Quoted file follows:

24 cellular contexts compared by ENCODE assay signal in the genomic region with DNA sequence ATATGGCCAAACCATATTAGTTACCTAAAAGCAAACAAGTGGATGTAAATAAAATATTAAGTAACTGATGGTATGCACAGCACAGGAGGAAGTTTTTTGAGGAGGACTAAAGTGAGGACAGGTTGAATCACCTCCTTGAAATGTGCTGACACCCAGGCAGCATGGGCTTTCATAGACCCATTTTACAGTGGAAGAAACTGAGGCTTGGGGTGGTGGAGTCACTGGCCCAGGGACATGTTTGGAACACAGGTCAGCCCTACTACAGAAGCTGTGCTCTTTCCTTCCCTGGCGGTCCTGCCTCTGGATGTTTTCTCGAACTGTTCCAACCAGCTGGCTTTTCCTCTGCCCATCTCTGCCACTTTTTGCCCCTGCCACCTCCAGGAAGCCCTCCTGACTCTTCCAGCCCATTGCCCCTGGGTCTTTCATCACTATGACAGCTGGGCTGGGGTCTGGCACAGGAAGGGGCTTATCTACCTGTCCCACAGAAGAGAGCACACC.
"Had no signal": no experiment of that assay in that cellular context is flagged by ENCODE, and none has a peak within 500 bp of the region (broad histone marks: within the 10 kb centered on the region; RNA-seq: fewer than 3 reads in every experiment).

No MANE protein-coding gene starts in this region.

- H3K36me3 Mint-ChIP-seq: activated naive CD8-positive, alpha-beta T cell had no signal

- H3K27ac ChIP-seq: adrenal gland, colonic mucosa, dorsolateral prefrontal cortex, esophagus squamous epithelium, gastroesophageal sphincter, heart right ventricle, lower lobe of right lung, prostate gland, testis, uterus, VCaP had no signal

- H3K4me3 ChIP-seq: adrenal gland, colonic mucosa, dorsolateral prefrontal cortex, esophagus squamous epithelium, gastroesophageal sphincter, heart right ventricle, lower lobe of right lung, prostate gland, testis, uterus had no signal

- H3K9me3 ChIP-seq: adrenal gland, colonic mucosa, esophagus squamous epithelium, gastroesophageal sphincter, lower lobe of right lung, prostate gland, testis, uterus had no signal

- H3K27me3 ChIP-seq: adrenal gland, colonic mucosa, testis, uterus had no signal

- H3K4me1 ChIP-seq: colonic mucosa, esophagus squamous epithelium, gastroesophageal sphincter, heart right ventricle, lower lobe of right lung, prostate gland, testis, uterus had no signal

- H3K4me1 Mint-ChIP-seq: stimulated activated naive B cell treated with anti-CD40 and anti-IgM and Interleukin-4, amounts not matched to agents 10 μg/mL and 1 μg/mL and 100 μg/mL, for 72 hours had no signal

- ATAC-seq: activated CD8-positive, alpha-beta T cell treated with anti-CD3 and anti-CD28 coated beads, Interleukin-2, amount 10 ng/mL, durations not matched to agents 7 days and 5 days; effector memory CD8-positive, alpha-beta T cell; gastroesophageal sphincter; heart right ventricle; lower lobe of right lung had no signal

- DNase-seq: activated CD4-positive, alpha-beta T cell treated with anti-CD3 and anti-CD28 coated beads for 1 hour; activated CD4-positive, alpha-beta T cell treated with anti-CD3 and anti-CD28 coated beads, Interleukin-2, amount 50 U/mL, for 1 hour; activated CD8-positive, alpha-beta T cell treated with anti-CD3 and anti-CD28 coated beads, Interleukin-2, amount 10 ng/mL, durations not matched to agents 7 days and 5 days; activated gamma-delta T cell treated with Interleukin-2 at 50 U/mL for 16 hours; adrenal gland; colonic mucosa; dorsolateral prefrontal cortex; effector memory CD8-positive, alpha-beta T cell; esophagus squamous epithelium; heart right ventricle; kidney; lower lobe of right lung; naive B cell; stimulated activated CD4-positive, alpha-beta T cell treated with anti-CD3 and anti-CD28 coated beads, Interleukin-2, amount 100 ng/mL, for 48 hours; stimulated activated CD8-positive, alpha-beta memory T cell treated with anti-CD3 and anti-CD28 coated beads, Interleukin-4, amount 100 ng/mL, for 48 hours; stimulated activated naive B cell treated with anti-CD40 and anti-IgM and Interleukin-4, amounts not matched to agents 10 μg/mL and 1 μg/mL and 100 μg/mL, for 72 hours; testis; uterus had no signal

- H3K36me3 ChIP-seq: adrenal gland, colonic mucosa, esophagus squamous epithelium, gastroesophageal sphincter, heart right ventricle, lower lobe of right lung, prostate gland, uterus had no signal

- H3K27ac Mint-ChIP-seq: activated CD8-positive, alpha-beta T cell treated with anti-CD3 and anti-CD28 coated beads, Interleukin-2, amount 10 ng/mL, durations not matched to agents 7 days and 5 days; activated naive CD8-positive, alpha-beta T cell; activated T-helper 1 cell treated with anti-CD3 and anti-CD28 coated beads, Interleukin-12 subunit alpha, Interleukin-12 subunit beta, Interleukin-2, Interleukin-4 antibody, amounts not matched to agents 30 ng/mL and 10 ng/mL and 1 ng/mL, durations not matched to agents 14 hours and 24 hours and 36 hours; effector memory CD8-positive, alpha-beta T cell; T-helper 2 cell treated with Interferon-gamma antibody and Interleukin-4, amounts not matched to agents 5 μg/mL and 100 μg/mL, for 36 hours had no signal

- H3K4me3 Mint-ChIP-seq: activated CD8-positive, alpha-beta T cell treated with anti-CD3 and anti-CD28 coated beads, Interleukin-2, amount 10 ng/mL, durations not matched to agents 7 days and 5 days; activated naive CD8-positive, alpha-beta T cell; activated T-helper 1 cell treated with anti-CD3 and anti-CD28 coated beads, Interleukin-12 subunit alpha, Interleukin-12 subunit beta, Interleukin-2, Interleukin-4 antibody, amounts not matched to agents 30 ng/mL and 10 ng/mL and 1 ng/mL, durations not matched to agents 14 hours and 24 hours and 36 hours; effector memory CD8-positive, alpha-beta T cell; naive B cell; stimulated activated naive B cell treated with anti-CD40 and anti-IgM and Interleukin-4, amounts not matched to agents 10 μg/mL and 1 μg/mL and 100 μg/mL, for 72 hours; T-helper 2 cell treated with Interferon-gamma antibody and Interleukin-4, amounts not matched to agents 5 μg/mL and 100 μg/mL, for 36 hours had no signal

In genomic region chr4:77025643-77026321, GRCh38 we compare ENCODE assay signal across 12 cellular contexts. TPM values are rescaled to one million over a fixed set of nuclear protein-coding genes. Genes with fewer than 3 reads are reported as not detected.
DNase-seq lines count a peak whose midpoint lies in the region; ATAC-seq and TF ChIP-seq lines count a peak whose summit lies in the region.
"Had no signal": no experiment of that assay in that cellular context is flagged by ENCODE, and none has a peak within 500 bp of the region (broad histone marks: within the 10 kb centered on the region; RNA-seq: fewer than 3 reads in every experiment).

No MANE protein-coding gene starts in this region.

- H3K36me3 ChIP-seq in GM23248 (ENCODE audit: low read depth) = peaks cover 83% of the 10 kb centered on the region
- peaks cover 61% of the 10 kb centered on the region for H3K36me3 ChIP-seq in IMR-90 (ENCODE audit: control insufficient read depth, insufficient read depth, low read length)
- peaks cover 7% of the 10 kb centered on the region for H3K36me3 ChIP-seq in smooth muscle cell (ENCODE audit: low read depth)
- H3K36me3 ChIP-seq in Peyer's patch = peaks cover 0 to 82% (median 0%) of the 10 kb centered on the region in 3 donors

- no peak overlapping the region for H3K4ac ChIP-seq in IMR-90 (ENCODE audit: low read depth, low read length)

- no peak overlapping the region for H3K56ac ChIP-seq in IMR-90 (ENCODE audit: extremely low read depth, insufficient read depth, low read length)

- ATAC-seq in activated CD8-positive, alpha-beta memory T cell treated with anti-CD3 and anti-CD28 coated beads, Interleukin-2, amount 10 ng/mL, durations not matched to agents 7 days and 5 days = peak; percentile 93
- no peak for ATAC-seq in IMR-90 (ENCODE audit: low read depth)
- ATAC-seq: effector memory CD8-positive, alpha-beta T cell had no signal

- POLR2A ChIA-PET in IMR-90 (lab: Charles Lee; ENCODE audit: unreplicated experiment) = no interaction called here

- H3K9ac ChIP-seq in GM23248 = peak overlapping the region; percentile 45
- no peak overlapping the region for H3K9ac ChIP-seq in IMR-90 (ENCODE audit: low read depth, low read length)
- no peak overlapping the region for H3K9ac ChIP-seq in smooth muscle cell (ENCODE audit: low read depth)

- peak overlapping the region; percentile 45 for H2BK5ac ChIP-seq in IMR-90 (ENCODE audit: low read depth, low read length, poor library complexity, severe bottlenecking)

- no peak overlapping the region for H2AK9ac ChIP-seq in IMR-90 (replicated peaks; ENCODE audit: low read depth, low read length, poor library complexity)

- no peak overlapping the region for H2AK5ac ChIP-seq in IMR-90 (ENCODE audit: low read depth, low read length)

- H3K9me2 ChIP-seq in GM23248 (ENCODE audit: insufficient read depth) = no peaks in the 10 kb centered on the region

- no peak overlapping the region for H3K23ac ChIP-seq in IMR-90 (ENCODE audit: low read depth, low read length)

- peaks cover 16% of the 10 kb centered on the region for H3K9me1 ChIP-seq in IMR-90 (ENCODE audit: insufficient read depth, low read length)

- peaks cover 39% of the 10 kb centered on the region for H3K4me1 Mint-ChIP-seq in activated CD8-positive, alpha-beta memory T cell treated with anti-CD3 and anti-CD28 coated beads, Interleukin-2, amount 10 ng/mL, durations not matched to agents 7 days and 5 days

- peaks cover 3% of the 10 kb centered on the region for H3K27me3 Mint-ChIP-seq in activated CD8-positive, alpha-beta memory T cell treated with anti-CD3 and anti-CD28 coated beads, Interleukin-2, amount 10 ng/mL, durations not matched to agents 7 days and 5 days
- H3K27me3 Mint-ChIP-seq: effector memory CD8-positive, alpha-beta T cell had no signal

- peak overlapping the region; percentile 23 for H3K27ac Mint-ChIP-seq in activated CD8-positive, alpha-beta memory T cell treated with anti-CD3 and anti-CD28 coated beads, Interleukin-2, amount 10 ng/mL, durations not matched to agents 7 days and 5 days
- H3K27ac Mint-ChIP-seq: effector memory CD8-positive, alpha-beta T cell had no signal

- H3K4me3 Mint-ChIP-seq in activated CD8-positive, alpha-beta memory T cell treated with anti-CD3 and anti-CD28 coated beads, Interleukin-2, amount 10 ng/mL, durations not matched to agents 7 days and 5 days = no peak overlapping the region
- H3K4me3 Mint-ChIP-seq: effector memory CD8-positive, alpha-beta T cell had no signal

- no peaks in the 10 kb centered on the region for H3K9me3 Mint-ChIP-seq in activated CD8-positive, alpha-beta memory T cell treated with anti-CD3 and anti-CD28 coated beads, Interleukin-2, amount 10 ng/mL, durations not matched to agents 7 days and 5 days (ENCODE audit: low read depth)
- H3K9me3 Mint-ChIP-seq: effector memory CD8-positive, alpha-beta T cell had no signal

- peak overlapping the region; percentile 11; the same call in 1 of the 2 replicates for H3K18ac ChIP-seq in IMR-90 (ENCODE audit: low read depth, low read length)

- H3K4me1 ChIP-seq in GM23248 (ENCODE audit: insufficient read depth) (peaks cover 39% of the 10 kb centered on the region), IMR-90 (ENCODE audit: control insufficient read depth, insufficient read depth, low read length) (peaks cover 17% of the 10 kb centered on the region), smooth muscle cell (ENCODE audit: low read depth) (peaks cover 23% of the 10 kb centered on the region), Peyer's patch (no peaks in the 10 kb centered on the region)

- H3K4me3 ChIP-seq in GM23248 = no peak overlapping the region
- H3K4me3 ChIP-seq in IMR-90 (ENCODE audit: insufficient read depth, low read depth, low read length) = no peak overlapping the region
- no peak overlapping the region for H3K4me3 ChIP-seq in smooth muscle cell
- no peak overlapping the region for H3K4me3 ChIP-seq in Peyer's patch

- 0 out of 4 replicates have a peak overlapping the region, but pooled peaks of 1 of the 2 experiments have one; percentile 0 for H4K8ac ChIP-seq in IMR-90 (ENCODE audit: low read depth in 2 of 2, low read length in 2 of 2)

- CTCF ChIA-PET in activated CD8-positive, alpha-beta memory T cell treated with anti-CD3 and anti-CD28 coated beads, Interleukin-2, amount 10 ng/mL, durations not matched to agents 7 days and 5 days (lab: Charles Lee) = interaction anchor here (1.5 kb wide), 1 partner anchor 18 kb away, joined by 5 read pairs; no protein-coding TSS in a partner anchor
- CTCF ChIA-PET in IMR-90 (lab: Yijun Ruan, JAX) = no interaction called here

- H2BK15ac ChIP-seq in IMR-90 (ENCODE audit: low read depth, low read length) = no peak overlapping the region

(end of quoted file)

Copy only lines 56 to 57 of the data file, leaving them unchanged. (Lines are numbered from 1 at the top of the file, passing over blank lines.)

- CTCF ChIA-PET in IMR-90 (lab: Yijun Ruan, JAX) = no interaction called here

- H2BK15ac ChIP-seq in IMR-90 (ENCODE audit: low read depth, low read length) = no peak overlapping the region